And whose name do you think leads all the rest on the roster? None other than Edward, Prince of Wales. The more dignified members of London society gasped when they made this discovery and wondered more than ever what the world is coming to.

Yes, the Prince is one of the charter members of the B. Y. P., as the society is known. He is keenly interested in the organization, but other engagements prevented his taking part in a hunt until just before his recent departure for America.

To the Prince's delight this proved the most thrilling hunt yet held. He did not win the prize, but he came fascinatingly near doing so. It is believed that if he had not gallantly yielded a slight advantage to Miss Viola Tree, who was racing neck and neck with him for the final clue, he certainly would have been the winner.

It was the night of this treasure hunt that the Hon. Lois Sturt was arrested for speeding. Miss Tree herself also ran afoul of the law. An officer who saw her trying to scale a wall on the Thames Embankment in seach of a clue thought she was attempting suicide. But she managed to explain things to him in season to save her chance of victory.

Four o'clock in the morning found the Prince of Wales in that unpleasant slum district known as Seven Dials—about the last place on earth where anybody would expect the heir to the English throne to be at any hour of the day or night. He was quickly joined by several other treasure hunters, all as eager as he to find the currant bun which they believed to be hidden there.

While curious slum dwellers looked on in amazement the Prince in his evening clothes and silk hat went down on his royal fours to search the rubbish of the gutter for that elusive bun.

At last he found it. Inside it was a cryptic typewritten message which, after a little study, revealed the whereabouts of the next clue. Into their motor cars the Prince and his companions leaped and away they scuttled through the narrow, crooked streets, each straining every nerve to win this next lap in the race for the purse of gold.

About the time when most of London's millions were starting for work the hunt ended at the mansion in St. James Square which Mrs. Potter Brown, the American hostess, has been occupying for the past season.

There, after the purse containing three hundred pounds (about $1500) had been awarded whith much hilarious pretense at ceremony to Miss Tree, breakfast was served and there was dancing to the music of a string band.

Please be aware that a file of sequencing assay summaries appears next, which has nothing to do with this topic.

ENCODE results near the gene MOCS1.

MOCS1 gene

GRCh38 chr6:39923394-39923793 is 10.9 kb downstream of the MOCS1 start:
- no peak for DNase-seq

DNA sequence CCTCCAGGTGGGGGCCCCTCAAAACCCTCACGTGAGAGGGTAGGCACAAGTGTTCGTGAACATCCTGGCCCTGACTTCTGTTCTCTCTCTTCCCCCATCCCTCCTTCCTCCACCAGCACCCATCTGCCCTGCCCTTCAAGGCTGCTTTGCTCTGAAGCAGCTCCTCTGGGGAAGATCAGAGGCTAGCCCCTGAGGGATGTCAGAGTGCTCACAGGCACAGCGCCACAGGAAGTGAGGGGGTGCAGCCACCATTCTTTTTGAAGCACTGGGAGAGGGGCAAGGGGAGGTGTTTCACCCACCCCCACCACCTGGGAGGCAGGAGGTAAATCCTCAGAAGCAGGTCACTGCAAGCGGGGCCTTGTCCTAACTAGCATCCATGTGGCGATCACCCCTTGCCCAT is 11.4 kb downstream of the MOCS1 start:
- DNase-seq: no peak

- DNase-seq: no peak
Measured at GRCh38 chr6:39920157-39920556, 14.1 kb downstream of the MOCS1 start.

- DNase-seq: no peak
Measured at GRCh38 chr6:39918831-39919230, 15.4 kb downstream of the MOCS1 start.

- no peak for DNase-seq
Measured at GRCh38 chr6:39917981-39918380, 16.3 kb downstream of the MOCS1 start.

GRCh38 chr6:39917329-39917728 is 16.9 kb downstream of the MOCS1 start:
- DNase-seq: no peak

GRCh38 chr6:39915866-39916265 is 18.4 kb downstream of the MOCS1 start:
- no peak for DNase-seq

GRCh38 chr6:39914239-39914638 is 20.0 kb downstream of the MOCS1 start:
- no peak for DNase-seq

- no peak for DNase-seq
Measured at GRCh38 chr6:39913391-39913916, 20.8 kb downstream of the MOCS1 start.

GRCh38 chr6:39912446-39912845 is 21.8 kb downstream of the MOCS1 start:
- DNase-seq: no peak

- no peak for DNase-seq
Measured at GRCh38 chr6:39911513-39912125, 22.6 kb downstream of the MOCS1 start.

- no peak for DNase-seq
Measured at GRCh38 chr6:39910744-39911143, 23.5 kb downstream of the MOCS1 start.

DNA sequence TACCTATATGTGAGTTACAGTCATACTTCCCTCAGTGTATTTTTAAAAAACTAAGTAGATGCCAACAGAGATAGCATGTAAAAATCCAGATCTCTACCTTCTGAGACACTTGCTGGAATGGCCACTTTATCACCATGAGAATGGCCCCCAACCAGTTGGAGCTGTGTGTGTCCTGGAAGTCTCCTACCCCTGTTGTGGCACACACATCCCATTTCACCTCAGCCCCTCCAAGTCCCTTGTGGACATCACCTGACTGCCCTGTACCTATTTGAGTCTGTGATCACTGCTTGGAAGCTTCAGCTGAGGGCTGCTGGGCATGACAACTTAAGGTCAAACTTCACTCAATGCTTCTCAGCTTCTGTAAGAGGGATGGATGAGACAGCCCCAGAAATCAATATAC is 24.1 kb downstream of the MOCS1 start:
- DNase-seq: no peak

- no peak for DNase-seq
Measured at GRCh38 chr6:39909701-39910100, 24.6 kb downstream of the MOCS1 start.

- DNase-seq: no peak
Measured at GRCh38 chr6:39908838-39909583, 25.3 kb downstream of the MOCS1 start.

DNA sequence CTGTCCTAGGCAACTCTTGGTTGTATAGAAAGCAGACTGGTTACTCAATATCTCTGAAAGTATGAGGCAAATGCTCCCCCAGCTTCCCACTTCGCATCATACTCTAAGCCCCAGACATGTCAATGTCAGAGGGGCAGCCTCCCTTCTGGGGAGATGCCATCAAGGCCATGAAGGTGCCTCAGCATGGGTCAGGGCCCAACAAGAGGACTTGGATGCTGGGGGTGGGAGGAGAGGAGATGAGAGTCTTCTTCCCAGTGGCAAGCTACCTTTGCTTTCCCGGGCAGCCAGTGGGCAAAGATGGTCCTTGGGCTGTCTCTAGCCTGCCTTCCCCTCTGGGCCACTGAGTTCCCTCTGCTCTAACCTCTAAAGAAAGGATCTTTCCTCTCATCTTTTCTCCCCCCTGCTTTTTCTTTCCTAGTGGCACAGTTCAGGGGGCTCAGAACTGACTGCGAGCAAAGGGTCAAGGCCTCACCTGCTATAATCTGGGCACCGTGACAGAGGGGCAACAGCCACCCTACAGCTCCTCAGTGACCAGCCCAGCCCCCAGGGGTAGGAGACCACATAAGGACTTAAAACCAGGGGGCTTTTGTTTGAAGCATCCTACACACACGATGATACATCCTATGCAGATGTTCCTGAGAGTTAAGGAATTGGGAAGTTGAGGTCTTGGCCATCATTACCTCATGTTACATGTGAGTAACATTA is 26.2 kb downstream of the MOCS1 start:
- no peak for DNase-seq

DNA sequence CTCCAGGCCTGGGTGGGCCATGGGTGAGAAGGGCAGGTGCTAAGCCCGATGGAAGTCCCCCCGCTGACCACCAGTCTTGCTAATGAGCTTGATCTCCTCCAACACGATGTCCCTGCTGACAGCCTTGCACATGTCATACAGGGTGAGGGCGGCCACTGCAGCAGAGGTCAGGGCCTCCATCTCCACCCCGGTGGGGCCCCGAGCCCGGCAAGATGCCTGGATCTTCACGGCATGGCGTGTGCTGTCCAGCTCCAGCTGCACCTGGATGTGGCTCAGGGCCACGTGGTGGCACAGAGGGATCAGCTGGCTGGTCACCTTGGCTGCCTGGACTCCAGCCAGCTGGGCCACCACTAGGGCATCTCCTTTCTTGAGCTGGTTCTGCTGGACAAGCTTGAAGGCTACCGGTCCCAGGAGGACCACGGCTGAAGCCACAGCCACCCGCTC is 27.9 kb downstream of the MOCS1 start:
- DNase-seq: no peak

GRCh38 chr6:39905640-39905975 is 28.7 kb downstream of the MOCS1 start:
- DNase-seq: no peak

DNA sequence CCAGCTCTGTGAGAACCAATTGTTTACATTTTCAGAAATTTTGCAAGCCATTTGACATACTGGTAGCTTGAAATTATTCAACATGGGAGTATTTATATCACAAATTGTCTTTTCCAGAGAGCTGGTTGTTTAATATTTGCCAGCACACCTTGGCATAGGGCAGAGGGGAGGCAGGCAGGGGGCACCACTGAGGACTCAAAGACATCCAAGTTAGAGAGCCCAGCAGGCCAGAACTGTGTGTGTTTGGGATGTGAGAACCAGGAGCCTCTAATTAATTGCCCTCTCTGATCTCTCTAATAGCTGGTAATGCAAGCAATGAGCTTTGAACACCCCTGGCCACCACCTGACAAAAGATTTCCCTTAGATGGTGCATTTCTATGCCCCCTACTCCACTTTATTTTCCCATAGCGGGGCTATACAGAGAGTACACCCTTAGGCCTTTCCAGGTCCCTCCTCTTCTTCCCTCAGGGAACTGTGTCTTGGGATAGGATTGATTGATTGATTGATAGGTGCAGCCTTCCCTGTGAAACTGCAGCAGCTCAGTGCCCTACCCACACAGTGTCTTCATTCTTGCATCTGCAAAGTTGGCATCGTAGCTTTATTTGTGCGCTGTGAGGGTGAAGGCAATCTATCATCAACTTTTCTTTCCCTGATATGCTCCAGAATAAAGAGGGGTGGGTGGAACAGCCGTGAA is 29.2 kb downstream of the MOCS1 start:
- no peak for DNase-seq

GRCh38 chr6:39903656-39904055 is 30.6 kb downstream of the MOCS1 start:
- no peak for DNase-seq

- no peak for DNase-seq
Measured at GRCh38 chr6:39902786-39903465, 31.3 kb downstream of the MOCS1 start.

Between dances and mouthfuls of foodd and swallows of inspiriting beverages the members discussed the night's adventures.

Among the women members of the B. Y. P. who never miss a treasure hunt if they can help it, and would like to see them held more frequently, are Mrs. Dudley Ward, one of the Prince of Wales's favorite dancing partners; Miss Tallulah Bankhead, the American beauty from Alabama; the Hon. Olivia Wyndham, Miss Gladys Cooper, Miss Mai Bacon and Mrs. Violar Parsons.

The fun-loving Duchess of York is said to be anxious to join the B. Y. P., but thus far she has been unable to get her husband's permission to stay up all night roaming London in search of currant buns and other clues.

Interest in the hunts is so great that Olivia Wyndham contributes to the current issue of a London magazine an article explaining their intricacies.

"I do not know which is the greater fun," says Miss Wyndham, "laying a trail or following one. When laying one it is very hard to judge how difficult or easy your clues are going to appear to others who do not know your processes of thought."

The clues, as Miss Wyndham explains, are not always in written, printed or picture form. At a certain point in one treasure hunt the various hunters were ushered into a room where there was a dictaphone. Over this one of the trail layers, concealed in another room, was heard reciting over and over again:

"I notice that you are a patron of art. Do not neglect the less academic school at Palmers Street."

Those who interpreted this hunt correctly and when to a certain address in Palmers Street found there, drawn in chalk on the pavement, a picture of St. George and the dragon, the rod of Æsculapius and a figure which those who know their London well recognized as one that stands near St. George's hospital.

Shortly after the hunt in which the Prince of Wales took part, and during which the Hon. Lois Sturt was arrested and Miss Tree came near being, a vigorous protest against the goings on of the B. Y. P. was made in the House of Commons.

Neil Maclean, a prominent Labor member, rose and solemnly asked the Home Secretary "whether his attention has been drawn to the action of certain people who have been organizing freak treasure hunts in London; whether any of these people have been arrested during any of these hunts for violation of police regulations, and whether he intends to ask the recently appointed Commission of Lunacy to inquire into this midnight exhibition of smart set imbecility."

In view of this and other protests the treasure hunts have been abandoned for the present, and it seems probable thta the bright young people will be forced to devices some other means of amusing themselves from midnight to dawn.